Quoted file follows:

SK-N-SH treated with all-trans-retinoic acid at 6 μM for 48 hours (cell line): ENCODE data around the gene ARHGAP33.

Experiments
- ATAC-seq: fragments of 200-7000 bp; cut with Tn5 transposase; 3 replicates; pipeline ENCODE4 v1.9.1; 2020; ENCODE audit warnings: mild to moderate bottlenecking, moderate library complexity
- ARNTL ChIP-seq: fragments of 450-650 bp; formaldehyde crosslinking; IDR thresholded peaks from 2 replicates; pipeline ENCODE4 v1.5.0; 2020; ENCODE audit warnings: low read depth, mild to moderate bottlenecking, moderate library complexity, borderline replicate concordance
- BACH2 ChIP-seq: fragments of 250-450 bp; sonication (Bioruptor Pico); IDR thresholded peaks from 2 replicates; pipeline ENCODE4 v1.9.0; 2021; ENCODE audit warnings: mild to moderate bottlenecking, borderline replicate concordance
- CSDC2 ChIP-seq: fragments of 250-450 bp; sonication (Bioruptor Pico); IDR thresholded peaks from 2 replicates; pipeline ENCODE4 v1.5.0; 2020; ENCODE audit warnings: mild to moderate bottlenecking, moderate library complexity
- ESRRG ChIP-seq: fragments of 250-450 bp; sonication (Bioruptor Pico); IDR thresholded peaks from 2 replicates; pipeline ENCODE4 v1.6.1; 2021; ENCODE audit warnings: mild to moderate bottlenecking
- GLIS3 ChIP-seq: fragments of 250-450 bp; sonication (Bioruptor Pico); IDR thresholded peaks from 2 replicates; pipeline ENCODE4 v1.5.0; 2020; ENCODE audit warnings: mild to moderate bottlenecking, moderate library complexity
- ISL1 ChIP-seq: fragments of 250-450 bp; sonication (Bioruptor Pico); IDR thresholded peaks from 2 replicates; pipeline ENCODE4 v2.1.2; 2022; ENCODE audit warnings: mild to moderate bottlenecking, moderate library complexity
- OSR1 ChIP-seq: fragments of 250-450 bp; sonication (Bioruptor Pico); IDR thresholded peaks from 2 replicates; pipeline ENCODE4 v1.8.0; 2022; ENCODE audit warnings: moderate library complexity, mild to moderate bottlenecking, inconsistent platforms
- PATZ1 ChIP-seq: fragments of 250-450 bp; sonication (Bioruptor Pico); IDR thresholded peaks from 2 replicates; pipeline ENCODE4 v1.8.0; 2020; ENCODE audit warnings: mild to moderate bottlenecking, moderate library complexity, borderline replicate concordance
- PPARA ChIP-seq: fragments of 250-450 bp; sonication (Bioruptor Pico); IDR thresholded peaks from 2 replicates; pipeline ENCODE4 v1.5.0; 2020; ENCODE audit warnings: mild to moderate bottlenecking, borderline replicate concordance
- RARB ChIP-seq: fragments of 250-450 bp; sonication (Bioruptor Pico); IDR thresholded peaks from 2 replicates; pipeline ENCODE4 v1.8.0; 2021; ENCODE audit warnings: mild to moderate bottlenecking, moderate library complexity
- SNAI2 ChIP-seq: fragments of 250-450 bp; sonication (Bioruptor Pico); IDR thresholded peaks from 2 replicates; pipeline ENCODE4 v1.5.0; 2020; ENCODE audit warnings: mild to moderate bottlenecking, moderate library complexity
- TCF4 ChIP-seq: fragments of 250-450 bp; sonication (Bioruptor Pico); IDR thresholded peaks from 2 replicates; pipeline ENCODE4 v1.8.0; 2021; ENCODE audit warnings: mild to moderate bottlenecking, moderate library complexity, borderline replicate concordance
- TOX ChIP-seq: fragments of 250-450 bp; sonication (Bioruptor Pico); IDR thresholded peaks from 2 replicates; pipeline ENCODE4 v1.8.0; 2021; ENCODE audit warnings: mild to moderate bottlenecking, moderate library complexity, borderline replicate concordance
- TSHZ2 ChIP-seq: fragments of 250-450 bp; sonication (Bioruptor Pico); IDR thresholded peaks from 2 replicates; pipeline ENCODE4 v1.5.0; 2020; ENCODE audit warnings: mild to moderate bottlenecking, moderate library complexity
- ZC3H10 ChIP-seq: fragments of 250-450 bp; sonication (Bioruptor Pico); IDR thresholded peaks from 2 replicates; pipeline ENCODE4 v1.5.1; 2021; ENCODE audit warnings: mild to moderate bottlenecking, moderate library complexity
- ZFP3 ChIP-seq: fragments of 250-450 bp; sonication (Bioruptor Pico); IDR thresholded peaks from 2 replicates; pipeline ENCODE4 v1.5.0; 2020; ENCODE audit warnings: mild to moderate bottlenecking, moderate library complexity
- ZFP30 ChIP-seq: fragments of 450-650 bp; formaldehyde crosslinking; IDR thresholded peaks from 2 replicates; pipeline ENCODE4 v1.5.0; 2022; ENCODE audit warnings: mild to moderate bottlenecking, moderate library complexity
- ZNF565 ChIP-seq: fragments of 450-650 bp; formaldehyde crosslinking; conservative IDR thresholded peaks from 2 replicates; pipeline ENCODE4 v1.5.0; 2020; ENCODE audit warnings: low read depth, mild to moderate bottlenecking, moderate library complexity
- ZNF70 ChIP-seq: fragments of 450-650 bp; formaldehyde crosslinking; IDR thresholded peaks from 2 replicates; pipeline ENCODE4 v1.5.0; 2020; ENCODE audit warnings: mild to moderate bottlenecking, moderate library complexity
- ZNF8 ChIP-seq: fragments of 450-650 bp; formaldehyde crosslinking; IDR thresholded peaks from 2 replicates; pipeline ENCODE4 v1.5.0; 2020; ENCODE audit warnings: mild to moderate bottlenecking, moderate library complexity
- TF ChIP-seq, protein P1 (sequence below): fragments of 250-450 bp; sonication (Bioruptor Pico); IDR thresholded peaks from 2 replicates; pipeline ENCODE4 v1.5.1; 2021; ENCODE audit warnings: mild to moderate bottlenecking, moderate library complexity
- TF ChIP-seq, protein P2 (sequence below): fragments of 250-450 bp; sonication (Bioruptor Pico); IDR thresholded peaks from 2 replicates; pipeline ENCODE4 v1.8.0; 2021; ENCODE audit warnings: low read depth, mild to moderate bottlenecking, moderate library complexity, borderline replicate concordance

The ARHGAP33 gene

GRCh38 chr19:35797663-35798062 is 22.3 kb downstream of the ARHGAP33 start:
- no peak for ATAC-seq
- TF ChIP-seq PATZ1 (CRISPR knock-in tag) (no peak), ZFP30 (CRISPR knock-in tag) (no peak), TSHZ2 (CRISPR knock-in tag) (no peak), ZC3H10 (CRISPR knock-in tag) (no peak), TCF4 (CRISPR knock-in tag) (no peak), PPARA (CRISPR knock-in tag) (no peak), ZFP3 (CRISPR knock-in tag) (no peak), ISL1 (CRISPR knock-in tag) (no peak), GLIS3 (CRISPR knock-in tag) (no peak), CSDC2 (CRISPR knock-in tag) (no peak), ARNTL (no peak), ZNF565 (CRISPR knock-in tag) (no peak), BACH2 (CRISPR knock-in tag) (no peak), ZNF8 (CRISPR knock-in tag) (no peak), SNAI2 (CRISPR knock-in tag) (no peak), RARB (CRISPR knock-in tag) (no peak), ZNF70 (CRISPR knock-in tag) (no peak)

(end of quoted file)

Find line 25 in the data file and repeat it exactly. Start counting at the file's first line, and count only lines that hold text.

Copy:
- TF ChIP-seq, protein P2 (sequence below): fragments of 250-450 bp; sonication (Bioruptor Pico); IDR thresholded peaks from 2 replicates; pipeline ENCODE4 v1.8.0; 2021; ENCODE audit warnings: low read depth, mild to moderate bottlenecking, moderate library complexity, borderline replicate concordance